Many individuals, companies, cities and government leaders are pushing forward with zero waste initiatives and goals. And to help encourage those in the architecture and design industry to get on board, the Finnish Cultural Institute in New York teamed with Helsinki, Finland-based Restaurant Nolla to create Zero Waste Bistro for WantedDesign Manhattan, which is part of NYCxDESIGN.
“It’s time to rethink the way we live, the way we eat and the materials we use,” said Kaarina Gould, executive director of the Finnish Cultural Institute, in a statement. “Our seas are filled with plastic waste. In the U.S. alone, over 58 billion disposable cups are discarded and sent to landfills every year. What if all of those cups were reusable, compostable or recyclable? What if our everyday packaging was made of plastic-free materials, reducing plastic pollution and toxic microplastics in our soil and water supply. What if we collectively committed to only buying products that we love and that will last a lifetime? These are the questions we need to ask ourselves as a society. With Zero Waste Bistro, we’re proposing a future that reduces waste and helps to regenerate our natural environment, making it livable for generations to come; a future that’s already here if we make the right choices.”
The thought-provoking four-day laboratory of food and design, which was co-curated by Finnish designers Harri Koskinen and Linda Bergroth, explores the themes of circular economy, new material innovations and sustainable design and introduces the food philosophy of Restaurant Nolla, the first zero waste restaurant in the Nordic region.
Before founding Restaurant Nolla this spring, chefs Luka Balac, Carlos Henriques and Albert Franch Sunyer worked at Michelin-starred establishments in Helsinki and beyond, constantly implementing ideas that could make the restaurant industry healthier for the planet. The average restaurant produces more than a ton of waste every week, and by developing a circular economy and following the simple philosophy of refusing, reducing, reusing and recycling, the Nolla chefs are working to achieve an efficient and effective zero waste model.
At Zero Waste Bistro in New York, the chefs are presenting tasting menus for breakfast, brunch and lunch using local ingredients.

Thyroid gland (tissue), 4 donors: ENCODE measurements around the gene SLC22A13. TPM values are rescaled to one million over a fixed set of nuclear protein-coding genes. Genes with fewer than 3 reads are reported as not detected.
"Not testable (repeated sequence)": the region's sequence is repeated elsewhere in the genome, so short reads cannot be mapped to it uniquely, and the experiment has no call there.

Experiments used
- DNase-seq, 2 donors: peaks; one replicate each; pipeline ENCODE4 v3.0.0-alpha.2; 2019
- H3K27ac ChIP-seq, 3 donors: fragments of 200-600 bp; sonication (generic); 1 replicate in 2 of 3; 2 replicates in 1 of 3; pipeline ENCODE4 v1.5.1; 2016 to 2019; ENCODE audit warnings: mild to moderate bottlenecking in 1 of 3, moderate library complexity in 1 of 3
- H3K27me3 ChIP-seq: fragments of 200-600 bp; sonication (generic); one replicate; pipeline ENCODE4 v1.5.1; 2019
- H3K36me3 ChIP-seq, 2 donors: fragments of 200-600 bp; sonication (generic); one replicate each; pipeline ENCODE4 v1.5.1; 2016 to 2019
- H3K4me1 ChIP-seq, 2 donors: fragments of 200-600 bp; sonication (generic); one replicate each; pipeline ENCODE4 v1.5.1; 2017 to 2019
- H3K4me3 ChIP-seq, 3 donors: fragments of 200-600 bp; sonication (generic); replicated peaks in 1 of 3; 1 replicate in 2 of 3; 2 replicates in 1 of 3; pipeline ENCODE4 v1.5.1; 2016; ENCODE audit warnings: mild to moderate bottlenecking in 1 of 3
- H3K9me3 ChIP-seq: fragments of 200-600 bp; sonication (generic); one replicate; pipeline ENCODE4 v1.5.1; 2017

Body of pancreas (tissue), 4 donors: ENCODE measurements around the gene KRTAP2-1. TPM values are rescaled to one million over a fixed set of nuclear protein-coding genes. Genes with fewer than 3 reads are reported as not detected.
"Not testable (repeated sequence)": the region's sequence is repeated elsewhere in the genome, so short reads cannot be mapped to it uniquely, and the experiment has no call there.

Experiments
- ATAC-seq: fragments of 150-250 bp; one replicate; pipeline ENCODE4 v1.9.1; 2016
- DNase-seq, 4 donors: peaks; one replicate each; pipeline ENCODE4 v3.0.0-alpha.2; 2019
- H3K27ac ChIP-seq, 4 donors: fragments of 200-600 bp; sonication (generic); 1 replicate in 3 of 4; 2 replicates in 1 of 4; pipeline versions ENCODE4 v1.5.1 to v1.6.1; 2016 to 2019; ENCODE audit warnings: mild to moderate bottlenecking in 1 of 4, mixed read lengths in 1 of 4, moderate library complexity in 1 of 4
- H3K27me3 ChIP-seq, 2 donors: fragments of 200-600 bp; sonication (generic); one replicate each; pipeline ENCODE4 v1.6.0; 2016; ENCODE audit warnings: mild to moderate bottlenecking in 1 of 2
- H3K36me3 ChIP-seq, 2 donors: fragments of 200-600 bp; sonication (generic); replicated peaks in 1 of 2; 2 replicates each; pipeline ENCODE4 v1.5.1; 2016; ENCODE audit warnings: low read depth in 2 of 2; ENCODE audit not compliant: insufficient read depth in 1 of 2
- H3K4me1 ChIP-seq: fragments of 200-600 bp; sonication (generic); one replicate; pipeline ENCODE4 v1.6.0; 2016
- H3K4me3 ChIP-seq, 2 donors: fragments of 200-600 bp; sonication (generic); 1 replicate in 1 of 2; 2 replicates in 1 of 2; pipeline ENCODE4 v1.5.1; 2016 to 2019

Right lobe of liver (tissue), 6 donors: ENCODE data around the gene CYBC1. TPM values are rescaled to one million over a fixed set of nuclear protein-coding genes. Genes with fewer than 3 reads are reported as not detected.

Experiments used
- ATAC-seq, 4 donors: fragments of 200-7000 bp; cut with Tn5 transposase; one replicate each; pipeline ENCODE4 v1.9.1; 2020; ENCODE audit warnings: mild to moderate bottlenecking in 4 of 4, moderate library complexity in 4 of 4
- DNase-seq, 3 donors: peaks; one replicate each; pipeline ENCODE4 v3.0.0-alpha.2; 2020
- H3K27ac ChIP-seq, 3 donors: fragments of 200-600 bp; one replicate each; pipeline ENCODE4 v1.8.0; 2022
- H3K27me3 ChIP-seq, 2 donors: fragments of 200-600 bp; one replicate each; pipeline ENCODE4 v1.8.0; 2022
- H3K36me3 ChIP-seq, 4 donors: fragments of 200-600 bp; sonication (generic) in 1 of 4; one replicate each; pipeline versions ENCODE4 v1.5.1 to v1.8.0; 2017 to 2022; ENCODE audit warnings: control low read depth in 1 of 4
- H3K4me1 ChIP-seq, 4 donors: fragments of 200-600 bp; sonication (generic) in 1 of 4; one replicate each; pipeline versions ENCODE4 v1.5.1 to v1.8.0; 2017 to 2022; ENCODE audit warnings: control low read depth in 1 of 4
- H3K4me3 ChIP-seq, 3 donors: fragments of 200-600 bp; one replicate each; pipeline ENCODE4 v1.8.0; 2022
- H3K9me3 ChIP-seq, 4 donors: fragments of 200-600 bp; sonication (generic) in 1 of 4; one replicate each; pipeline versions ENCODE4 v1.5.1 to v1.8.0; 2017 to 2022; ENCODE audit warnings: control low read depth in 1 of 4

“Our dishes at Zero Waste Bistro in New York will be comprised of local and organic ingredients as well as commonly overlooked byproducts of our food system. With a strong focus on sustainability, our menu has emerged from creative thinking and the desire to produce something delicious and authentic out of local ingredients that are often ignored,” said Balac in a statement.
Waste360 Editorial Director Mallory Szczepanski dined in the bistro for lunch on May 21. The tasting menu included bread; green asparagus with sunflower seeds, green romesco and smoked white fish; oyster mushrooms with doenjang miso and spent grain crumble; shrimp crudo with radish and amaranth; black sea bass with white sweet potato and burned ramson butter sauce; and cocoa husk ice cream with rhubarb and burned chocolate.
The vegetables and herbs were provided by local farms Lanis and Neversink, the mushrooms were provided by Small Hold in Brooklyn, the dairy products were from Ronny Brook Farm, the fish and shellfish were from local and sustainable fisheries, the chocolate and cocoa husks came from Mast Brothers and the spent grain was provided by Other Half Brewery.
The bistro was constructed using Durat surfaces and ReWall building materials. The Durat surfaces are completely recyclable and made from recycled plastics, and the ReWall building materials are made entirely from upcycled packaging and industrial waste. The interior of the space, which was created by Linda Bergroth in collaboration with Finnish Design Shop, is outfitted with tableware and furniture from Iittala and Artek that are designed to last for decades.
The bistro also utilizes Sulapac’s biodegradable packaging made from renewable raw materials and recyclable takeaway cups made by Finnish company Kotkamills. The cups feature a water-based dispersion barrier called ISLA Duo instead of a plastic liner.
“I’ve created the dining area as a space within a space, using all sustainable materials,” said Bergroth in a statement. “The design is like an installation that functions both as a restaurant space and a platform for talks and debate.”
In addition to the unique dining opportunities, the bistro will host workshops and talks on topics such as healthy materials, the circular economy and zero waste fashion.
WantedDesign Manhattan is open at the Terminal Stores in Chelsea through Tuesday, May 22.